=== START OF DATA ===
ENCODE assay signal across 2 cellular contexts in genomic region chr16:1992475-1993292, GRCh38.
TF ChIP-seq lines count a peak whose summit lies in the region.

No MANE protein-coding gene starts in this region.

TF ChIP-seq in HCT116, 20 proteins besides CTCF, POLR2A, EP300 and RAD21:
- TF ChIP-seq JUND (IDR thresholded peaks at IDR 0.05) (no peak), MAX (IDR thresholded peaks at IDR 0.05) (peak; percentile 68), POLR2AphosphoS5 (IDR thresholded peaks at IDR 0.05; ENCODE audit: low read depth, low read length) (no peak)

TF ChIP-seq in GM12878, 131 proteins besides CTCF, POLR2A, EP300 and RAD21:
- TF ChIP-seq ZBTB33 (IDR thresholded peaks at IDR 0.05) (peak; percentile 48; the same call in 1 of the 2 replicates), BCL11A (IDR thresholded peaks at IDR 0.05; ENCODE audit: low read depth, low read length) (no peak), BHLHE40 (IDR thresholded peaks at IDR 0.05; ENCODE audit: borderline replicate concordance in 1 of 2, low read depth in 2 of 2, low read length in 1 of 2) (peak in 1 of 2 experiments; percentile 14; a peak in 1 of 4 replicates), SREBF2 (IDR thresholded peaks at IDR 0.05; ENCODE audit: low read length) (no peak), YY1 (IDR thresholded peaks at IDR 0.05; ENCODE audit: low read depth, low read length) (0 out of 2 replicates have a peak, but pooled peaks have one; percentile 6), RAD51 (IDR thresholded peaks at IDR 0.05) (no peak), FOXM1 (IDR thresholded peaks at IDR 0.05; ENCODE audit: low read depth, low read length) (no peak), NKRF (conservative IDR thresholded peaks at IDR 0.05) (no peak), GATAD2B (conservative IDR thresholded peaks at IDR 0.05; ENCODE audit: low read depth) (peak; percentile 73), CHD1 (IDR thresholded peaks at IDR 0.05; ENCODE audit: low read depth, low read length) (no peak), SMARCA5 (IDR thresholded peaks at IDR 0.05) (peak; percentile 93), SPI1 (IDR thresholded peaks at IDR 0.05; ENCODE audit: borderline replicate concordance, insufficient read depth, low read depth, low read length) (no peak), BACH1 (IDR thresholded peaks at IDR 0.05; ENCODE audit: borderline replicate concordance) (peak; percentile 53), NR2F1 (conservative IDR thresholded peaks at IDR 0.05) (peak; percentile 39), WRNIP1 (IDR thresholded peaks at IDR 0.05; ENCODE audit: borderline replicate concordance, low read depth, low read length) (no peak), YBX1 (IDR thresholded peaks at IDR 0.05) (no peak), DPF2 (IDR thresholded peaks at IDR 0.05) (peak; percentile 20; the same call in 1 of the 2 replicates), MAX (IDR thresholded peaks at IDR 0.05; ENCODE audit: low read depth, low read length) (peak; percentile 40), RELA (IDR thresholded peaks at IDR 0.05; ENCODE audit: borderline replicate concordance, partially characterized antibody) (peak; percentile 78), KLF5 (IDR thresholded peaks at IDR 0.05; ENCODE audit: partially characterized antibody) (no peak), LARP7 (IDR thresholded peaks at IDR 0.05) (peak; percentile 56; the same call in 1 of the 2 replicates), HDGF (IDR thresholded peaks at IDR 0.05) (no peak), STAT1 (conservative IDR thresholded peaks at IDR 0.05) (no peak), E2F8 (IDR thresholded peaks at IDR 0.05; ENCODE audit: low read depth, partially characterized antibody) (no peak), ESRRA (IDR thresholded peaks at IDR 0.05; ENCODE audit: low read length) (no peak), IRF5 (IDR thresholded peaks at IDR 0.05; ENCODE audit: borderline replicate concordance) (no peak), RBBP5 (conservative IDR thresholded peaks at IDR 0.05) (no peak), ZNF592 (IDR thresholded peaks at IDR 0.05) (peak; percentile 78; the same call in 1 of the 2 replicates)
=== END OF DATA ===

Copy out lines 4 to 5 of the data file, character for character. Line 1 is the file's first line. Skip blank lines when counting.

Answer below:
TF ChIP-seq in HCT116, 20 proteins besides CTCF, POLR2A, EP300 and RAD21:
- TF ChIP-seq JUND (IDR thresholded peaks at IDR 0.05) (no peak), MAX (IDR thresholded peaks at IDR 0.05) (peak; percentile 68), POLR2AphosphoS5 (IDR thresholded peaks at IDR 0.05; ENCODE audit: low read depth, low read length) (no peak)